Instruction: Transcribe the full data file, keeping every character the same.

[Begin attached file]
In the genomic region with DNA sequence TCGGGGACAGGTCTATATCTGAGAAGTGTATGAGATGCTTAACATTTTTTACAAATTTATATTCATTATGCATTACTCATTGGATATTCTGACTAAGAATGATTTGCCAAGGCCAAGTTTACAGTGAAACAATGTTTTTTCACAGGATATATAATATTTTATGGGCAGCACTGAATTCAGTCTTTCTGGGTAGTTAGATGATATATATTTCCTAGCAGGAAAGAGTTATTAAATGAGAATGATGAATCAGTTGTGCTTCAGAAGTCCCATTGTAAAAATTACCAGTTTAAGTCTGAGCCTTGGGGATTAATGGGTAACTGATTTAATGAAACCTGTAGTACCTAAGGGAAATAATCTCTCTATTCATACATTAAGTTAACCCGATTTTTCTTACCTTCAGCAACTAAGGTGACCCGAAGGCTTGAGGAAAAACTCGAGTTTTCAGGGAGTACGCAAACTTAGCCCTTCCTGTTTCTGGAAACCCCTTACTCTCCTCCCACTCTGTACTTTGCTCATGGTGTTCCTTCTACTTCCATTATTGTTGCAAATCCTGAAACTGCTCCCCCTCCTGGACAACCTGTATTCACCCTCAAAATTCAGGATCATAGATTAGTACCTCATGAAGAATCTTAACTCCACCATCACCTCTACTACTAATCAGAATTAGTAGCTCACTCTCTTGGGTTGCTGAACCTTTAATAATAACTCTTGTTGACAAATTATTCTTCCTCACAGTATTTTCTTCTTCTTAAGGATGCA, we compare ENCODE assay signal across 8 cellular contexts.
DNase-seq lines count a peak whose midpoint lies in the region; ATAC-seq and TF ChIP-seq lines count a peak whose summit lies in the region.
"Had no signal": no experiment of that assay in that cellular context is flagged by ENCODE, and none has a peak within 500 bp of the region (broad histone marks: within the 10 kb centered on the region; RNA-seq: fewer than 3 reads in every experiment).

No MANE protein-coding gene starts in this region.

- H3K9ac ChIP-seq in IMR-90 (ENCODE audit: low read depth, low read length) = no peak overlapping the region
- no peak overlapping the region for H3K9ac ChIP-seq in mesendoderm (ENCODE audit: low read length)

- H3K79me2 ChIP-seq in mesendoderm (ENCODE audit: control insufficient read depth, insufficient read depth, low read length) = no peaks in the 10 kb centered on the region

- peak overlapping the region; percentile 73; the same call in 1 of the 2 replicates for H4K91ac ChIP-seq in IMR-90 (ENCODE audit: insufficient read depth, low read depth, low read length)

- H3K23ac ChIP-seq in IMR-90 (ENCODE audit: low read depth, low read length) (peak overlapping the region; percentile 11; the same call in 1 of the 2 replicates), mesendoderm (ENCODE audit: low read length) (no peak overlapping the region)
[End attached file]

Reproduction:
In the genomic region with DNA sequence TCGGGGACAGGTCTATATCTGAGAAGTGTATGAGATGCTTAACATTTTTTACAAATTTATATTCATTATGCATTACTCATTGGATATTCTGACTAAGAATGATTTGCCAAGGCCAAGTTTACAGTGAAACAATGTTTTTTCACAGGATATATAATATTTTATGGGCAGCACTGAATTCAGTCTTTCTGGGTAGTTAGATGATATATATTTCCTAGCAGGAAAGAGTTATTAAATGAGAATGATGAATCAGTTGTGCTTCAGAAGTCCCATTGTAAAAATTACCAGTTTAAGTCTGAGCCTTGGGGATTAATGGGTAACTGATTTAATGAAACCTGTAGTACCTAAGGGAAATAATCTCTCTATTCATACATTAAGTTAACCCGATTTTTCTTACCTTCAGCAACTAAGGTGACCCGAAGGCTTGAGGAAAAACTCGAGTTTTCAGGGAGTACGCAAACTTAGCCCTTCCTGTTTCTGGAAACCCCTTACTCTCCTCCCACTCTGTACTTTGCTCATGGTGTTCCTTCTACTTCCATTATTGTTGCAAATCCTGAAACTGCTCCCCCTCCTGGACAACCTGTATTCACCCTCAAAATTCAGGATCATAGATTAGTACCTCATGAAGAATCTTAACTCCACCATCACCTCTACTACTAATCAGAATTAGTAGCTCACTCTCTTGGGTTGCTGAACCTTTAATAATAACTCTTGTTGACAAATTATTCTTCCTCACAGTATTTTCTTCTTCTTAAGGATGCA, we compare ENCODE assay signal across 8 cellular contexts.
DNase-seq lines count a peak whose midpoint lies in the region; ATAC-seq and TF ChIP-seq lines count a peak whose summit lies in the region.
"Had no signal": no experiment of that assay in that cellular context is flagged by ENCODE, and none has a peak within 500 bp of the region (broad histone marks: within the 10 kb centered on the region; RNA-seq: fewer than 3 reads in every experiment).

No MANE protein-coding gene starts in this region.

- H3K9ac ChIP-seq in IMR-90 (ENCODE audit: low read depth, low read length) = no peak overlapping the region
- no peak overlapping the region for H3K9ac ChIP-seq in mesendoderm (ENCODE audit: low read length)

- H3K79me2 ChIP-seq in mesendoderm (ENCODE audit: control insufficient read depth, insufficient read depth, low read length) = no peaks in the 10 kb centered on the region

- peak overlapping the region; percentile 73; the same call in 1 of the 2 replicates for H4K91ac ChIP-seq in IMR-90 (ENCODE audit: insufficient read depth, low read depth, low read length)

- H3K23ac ChIP-seq in IMR-90 (ENCODE audit: low read depth, low read length) (peak overlapping the region; percentile 11; the same call in 1 of the 2 replicates), mesendoderm (ENCODE audit: low read length) (no peak overlapping the region)